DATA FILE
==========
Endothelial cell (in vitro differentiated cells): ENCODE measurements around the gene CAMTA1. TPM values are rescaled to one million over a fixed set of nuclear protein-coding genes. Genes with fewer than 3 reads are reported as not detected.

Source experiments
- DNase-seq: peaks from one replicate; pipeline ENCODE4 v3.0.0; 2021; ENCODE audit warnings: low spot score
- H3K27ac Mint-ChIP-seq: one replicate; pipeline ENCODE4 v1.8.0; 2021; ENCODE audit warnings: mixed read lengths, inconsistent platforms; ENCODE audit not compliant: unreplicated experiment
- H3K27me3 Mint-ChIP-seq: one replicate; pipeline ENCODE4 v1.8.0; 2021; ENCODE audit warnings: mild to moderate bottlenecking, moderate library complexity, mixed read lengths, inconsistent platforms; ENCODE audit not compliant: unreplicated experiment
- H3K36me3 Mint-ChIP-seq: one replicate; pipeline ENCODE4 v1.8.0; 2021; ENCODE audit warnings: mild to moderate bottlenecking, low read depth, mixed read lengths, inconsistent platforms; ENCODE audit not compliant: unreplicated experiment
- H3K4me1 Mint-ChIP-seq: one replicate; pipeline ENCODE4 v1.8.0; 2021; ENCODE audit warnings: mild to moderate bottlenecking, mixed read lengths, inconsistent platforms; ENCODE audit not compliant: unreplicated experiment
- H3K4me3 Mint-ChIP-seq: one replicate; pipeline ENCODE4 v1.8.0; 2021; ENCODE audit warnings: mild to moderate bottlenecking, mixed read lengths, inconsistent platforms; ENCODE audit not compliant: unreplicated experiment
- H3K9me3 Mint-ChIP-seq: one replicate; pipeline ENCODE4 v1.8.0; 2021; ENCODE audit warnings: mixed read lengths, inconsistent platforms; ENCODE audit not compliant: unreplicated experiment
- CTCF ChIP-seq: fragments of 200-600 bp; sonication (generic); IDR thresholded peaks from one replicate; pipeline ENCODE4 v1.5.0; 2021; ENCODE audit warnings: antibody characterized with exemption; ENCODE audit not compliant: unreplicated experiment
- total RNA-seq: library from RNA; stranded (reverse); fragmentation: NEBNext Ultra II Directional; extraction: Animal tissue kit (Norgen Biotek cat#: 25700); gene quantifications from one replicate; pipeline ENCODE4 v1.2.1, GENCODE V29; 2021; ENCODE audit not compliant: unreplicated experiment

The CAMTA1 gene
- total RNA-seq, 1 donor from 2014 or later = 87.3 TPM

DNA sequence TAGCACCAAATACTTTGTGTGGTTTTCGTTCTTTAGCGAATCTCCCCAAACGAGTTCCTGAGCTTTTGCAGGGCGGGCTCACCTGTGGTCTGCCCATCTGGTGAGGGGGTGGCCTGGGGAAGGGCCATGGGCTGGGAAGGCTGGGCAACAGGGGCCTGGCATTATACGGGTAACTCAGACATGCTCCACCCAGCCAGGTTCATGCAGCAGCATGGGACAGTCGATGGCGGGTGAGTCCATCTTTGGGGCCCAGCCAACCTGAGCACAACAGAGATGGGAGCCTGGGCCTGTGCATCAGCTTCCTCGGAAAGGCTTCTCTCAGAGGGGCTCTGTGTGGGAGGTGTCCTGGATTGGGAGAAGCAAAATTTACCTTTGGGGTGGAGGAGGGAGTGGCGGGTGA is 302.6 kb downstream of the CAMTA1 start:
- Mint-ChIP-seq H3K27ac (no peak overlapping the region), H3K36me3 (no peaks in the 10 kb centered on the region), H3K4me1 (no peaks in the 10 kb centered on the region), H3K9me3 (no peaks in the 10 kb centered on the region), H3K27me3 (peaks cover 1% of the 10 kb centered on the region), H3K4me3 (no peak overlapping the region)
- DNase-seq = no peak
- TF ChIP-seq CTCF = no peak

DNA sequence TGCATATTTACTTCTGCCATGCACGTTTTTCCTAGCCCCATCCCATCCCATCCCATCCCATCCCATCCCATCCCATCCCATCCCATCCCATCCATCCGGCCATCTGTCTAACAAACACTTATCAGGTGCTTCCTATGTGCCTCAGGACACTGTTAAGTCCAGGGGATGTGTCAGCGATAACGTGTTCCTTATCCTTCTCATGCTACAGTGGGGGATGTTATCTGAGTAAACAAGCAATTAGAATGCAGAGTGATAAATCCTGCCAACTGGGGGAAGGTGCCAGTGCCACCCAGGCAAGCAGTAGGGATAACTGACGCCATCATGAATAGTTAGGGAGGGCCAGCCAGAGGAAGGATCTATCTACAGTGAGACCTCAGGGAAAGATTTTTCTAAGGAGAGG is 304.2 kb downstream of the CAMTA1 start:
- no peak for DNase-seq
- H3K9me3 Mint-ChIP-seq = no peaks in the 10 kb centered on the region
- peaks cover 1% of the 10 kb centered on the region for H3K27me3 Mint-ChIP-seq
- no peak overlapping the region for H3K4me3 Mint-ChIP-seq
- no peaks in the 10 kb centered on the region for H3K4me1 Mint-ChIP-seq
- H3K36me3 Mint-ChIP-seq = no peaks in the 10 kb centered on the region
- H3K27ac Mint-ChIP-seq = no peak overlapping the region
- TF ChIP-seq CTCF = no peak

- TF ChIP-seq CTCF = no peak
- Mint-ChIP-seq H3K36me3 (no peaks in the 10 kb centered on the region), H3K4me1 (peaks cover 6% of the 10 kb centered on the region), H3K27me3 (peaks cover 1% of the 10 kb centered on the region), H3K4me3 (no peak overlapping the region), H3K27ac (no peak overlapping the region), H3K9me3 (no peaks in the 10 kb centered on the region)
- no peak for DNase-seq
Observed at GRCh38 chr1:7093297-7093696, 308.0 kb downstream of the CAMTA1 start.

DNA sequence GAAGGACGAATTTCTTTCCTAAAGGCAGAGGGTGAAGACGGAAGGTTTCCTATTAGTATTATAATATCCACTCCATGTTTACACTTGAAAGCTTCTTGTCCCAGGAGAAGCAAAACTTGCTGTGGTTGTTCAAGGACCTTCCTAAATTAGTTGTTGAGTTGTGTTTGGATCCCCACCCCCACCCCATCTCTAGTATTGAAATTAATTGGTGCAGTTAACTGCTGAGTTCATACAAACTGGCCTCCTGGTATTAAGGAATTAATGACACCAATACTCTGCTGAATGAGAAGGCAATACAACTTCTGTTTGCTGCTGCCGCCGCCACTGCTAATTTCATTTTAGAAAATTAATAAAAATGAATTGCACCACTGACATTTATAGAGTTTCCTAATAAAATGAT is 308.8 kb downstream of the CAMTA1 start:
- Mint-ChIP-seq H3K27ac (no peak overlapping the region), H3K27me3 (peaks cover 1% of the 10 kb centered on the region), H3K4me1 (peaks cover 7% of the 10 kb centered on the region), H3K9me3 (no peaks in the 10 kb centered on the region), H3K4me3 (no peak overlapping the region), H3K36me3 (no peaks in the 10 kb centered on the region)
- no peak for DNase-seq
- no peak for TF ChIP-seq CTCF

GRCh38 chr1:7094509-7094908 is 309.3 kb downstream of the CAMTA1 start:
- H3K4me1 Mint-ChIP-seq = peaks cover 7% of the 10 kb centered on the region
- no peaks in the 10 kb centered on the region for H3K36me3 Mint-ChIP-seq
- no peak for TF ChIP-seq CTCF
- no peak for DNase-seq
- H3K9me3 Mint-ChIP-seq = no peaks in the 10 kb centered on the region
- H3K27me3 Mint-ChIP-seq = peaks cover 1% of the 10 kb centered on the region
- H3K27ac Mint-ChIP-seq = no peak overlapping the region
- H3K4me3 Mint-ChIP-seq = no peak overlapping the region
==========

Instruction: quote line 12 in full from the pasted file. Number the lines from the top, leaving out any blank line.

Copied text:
The CAMTA1 gene